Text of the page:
- The garden is elevated- you don’t have to reach down quite so far.
- Create a compact, yet highly productive, growing area.
- Can be placed on pavement if no “green space” is available.
Planning Your Raised Bed
The first step in the planning process is to find a location for your raised bed. The location should consider the following logistics:
- Level area (preferred, but not required)
- Full sun
- Access to water
- Avoid perennial weeds if possible
The next step is to determine the right size of your bed. The size of your bed should be:
- No wider than 4’ across (so you can reach to the middle from both sides)
- Any length (but usually no more than 12’ long)
- At least 8” deep
Choosing the Right Materials
Depending on how much you can spend, there many effective materials you can use to construct your raised bed.
Rough Cut Cedar Wood
Raised Bed With No Walls
NOTE: If you choose a raised beds without walls,
Choosing the Right Soil
The easiest way to ensure the right soil is to order garden soil mix, half of it being top soil and the other half compost.
If you already have good top soil, simply add in compost.
Do you need to get a mower in between your beds? Can you work comfortably back to back?
The paths in between your beds should be measured at 4 feet or wider to ensure that you can both walk and mow between the beds without issue.
Some path options include:
The price of your raised bed will depends on materials used. Pre-made beds will usually cost the most while raised beds with no walls obviously will cost you the least.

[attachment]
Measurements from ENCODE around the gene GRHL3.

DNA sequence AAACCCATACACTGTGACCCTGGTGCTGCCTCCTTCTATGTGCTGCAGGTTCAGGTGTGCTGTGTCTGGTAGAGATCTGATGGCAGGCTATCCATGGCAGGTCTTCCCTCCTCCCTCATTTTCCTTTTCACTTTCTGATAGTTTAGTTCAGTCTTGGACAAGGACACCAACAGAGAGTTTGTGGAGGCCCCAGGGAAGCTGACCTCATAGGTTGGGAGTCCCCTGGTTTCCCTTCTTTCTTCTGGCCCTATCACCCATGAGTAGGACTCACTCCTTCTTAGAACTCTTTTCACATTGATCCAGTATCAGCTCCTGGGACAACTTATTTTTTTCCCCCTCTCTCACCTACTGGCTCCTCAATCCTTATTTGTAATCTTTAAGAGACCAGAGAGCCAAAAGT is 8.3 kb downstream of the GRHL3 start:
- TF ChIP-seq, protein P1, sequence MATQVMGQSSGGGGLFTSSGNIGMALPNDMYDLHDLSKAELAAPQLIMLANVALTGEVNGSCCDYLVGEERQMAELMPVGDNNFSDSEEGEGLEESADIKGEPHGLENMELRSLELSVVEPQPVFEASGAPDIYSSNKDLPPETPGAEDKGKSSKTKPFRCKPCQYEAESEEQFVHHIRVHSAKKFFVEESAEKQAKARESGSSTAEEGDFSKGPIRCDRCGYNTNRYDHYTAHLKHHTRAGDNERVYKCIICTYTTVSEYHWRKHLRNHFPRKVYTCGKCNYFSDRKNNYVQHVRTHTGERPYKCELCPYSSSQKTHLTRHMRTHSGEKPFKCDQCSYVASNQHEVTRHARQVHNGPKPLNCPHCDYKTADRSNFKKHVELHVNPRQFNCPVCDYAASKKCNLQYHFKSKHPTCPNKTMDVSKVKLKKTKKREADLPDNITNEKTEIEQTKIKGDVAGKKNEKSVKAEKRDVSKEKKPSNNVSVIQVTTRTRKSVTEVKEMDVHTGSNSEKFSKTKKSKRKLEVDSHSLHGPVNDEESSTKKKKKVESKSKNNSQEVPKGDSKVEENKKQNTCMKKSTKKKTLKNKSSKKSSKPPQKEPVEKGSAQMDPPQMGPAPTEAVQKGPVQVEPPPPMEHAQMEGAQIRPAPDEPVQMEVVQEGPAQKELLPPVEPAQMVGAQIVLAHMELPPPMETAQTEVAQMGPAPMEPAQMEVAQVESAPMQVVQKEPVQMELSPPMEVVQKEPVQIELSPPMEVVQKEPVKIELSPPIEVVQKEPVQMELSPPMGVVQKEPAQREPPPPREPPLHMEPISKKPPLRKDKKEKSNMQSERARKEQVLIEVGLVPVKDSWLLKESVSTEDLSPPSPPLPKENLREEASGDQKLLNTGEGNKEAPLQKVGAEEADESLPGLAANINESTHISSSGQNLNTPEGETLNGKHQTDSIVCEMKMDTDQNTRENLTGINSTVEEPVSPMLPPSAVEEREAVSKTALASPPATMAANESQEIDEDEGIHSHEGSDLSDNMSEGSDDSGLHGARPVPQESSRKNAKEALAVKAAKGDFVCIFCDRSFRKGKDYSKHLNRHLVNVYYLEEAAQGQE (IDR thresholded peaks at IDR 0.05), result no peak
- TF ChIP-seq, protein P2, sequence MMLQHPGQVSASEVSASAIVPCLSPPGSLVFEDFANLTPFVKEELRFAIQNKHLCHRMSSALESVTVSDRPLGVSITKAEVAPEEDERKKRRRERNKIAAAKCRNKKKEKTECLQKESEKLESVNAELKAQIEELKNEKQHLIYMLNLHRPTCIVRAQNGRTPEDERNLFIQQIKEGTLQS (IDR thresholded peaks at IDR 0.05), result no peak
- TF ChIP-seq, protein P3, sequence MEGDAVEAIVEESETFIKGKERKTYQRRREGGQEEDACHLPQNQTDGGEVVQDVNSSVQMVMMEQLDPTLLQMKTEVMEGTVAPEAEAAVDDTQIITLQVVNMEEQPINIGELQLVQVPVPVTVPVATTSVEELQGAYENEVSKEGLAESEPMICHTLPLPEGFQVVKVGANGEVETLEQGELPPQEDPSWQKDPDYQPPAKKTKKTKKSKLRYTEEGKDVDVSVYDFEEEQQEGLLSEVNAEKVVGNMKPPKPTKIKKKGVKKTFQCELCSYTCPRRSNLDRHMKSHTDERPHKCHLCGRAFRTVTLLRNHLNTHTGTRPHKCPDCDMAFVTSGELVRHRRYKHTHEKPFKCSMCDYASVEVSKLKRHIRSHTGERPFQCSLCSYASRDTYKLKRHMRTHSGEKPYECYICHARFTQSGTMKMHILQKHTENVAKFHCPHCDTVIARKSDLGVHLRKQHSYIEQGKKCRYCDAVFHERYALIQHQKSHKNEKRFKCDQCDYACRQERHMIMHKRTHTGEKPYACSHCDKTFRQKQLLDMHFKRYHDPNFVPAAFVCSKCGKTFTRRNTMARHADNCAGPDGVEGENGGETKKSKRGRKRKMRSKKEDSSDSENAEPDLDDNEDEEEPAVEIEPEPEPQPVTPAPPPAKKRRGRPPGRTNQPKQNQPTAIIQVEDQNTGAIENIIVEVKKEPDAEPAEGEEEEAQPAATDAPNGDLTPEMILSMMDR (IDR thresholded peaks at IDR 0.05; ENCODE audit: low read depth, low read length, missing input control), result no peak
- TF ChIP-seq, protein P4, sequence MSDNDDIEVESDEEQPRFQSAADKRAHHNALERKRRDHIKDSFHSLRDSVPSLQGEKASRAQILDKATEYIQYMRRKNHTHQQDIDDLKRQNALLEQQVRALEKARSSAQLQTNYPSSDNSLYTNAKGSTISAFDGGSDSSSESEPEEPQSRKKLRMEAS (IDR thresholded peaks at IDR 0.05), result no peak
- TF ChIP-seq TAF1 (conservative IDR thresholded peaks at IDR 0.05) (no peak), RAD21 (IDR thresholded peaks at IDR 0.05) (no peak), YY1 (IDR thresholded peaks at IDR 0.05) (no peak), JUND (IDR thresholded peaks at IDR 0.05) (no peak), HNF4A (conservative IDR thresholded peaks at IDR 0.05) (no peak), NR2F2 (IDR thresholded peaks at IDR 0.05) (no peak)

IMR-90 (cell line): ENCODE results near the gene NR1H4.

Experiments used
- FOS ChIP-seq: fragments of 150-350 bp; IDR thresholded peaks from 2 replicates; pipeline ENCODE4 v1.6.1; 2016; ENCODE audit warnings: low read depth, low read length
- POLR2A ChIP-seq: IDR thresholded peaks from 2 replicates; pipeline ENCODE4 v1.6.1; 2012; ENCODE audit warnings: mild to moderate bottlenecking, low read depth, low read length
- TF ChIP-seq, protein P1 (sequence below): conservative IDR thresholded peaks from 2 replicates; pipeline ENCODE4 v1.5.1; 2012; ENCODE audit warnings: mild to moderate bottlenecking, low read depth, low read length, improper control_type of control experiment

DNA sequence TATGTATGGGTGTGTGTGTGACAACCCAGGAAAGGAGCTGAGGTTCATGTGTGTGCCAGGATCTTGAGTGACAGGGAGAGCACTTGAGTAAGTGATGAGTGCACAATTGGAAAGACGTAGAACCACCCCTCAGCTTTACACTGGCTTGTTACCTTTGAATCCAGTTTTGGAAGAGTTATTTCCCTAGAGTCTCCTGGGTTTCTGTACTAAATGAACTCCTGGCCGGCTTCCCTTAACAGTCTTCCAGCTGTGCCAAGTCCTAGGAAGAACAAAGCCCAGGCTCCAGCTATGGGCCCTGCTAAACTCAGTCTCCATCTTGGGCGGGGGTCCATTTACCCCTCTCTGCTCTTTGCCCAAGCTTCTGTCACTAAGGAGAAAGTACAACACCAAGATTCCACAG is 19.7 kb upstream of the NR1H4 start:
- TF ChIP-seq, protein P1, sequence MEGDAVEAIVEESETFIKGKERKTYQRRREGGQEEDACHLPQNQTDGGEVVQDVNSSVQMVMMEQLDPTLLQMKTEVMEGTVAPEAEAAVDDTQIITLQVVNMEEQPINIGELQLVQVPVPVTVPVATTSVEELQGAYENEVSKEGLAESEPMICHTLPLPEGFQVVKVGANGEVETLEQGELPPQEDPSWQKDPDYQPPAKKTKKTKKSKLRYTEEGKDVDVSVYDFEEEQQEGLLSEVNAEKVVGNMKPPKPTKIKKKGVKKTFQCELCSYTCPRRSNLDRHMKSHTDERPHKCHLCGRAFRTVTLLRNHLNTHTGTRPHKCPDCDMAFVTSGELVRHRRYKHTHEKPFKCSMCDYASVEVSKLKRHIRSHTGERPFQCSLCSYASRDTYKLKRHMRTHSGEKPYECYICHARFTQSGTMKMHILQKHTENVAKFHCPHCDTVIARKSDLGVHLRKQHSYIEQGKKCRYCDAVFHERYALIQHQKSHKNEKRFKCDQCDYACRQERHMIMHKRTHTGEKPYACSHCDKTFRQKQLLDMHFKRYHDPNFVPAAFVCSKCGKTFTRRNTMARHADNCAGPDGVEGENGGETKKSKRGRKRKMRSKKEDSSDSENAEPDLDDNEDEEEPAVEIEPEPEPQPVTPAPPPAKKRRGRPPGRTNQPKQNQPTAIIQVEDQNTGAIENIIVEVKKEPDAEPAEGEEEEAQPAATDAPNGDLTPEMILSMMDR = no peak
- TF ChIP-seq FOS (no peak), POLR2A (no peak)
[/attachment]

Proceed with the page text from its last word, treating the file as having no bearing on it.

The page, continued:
The initial cost will ultimately be higher than ground plots, but it’s well worth the investment.
Constructing Your Raised Bed Garden
The first step in constructing your raised bed is to remove the sod and till the soil where you’ll be putting your bed. After you’ve determined the length and width of your bed, hammer the walls together with nails to make a rectangular bed. Once you’ve constructed the walls, fill your bed with soil mix and level it.
Raised beds allow you to grow a wide variety of fruits and vegetables. Some vegetables, like corn, pumpkins and watermelon, may take up too much space for the amount of food produced.
Raised Bed Planting Plan
It is a good idea to make a plan before you plant so that you use your space efficiently.
It’s easier, and more space efficient, to plant across your bed then to plant the length of the bed.
Use multi-cropping technique to make full use of your beds during multiple seasons. Multi-cropping is the practice of growing two or more crops in the same spot during a single growing season (i.e. an area that is radishes and spinach in the spring can be planted with tomatoes in early summer).
Raised Bed Spacing Guide
Spacing your plants and seeds in raised beds is different than in a ground plot. As I mentioned before, YOU NEVER WALK IN THE BEDS, so you do not need wide rows to walk through in the actual bed.
A good rule of thumb is to plant tallest vegetables on north side of bed, shorter vegetables on the south side so they don’t shade each other.
To help you plant our seeds, we’ve created a plant spacing guide that shows you the proper distance between rows to plant your seeds. Make sure to use half of the recommended plant spacing distance for the edge of the bed.
Maintaining your Raised Bed Garden
For starters, prepare soil for planting by using a small lightweight tiller or use hand tools to turn the soil and mix in the compost.
Make sure to mulch your mature plants well (we recommend straw or cotton burr compost). Raised beds drain well so the soil tends to dry out quicker.
You may need to add in more soil or compost after 2-3 years, as soil lowers in bed.
Some common mistakes to avoid include:
- Using treated lumber
- Not notching the joints when constructing
- Using a bad soil mix
- Walking in the beds
- Improper plant spacing
- Not watering long enough
- Not rotating crops
- Putting landscape fabric under the beds
So there you have it! Everything you need to know to build your very own raised garden. So what are you waiting for? Find your location, gather your materials, buy some seeds, and find out for yourself why raised gardens are the way to go!